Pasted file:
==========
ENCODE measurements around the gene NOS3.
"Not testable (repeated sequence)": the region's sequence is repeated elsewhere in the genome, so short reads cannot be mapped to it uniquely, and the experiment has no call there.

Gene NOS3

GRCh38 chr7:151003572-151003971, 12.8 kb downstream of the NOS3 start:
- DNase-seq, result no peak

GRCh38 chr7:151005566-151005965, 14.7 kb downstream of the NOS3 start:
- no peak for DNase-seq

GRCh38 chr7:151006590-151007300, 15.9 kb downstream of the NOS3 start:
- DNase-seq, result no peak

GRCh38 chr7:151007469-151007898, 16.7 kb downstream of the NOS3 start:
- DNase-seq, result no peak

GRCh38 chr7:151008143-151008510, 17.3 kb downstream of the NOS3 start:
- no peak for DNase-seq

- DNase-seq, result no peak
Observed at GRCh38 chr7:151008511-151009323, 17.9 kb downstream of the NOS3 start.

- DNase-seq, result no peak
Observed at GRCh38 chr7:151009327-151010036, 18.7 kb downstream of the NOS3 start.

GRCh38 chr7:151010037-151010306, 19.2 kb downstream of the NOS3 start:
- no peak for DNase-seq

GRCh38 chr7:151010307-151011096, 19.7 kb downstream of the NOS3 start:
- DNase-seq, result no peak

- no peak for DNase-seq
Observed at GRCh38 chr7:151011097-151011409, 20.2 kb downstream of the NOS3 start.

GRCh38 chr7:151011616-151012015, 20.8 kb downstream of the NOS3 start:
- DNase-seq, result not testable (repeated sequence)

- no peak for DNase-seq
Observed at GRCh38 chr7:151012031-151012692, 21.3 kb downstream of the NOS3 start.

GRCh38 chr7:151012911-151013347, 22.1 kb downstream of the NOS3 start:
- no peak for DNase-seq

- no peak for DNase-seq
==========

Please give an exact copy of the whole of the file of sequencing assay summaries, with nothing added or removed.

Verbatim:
ENCODE measurements around the gene NOS3.
"Not testable (repeated sequence)": the region's sequence is repeated elsewhere in the genome, so short reads cannot be mapped to it uniquely, and the experiment has no call there.

Gene NOS3

GRCh38 chr7:151003572-151003971, 12.8 kb downstream of the NOS3 start:
- DNase-seq, result no peak

GRCh38 chr7:151005566-151005965, 14.7 kb downstream of the NOS3 start:
- no peak for DNase-seq

GRCh38 chr7:151006590-151007300, 15.9 kb downstream of the NOS3 start:
- DNase-seq, result no peak

GRCh38 chr7:151007469-151007898, 16.7 kb downstream of the NOS3 start:
- DNase-seq, result no peak

GRCh38 chr7:151008143-151008510, 17.3 kb downstream of the NOS3 start:
- no peak for DNase-seq

- DNase-seq, result no peak
Observed at GRCh38 chr7:151008511-151009323, 17.9 kb downstream of the NOS3 start.

- DNase-seq, result no peak
Observed at GRCh38 chr7:151009327-151010036, 18.7 kb downstream of the NOS3 start.

GRCh38 chr7:151010037-151010306, 19.2 kb downstream of the NOS3 start:
- no peak for DNase-seq

GRCh38 chr7:151010307-151011096, 19.7 kb downstream of the NOS3 start:
- DNase-seq, result no peak

- no peak for DNase-seq
Observed at GRCh38 chr7:151011097-151011409, 20.2 kb downstream of the NOS3 start.

GRCh38 chr7:151011616-151012015, 20.8 kb downstream of the NOS3 start:
- DNase-seq, result not testable (repeated sequence)

- no peak for DNase-seq
Observed at GRCh38 chr7:151012031-151012692, 21.3 kb downstream of the NOS3 start.

GRCh38 chr7:151012911-151013347, 22.1 kb downstream of the NOS3 start:
- no peak for DNase-seq

- no peak for DNase-seq